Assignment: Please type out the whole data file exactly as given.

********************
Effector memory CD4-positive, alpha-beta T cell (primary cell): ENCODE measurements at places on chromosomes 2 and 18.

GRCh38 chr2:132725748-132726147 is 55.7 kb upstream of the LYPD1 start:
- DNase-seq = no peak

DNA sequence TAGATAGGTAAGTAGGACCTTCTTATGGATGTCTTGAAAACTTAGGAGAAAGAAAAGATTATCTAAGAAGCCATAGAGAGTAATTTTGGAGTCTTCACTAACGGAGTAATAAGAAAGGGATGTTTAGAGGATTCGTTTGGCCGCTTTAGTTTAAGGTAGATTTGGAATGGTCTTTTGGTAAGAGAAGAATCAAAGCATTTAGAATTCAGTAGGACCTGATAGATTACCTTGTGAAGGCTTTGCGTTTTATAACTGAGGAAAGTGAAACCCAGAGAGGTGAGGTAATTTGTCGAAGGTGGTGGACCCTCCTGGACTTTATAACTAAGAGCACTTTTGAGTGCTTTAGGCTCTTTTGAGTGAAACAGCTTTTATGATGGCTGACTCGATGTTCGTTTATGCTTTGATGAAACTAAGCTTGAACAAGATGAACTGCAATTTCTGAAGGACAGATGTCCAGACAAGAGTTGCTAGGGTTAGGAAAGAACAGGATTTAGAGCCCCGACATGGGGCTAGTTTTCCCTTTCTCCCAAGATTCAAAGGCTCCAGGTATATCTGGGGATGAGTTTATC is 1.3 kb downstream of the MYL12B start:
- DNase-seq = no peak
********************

Effector memory CD4-positive, alpha-beta T cell (primary cell): ENCODE measurements at places on chromosomes 2 and 18.

GRCh38 chr2:132725748-132726147 is 55.7 kb upstream of the LYPD1 start:
- DNase-seq = no peak

DNA sequence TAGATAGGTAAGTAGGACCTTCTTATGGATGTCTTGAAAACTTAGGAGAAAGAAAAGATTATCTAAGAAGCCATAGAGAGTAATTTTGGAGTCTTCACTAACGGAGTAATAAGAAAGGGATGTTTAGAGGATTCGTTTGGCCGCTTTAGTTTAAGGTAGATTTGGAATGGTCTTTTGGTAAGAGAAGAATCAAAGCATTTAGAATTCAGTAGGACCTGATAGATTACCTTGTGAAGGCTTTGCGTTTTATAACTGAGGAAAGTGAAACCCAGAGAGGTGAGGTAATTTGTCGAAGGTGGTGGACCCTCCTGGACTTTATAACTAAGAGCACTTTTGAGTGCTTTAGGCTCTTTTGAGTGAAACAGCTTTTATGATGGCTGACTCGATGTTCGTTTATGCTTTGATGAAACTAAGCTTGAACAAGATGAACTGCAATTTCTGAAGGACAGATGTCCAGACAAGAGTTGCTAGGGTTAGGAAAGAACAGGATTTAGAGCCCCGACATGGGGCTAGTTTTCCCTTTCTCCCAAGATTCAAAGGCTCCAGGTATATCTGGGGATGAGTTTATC is 1.3 kb downstream of the MYL12B start:
- DNase-seq = no peak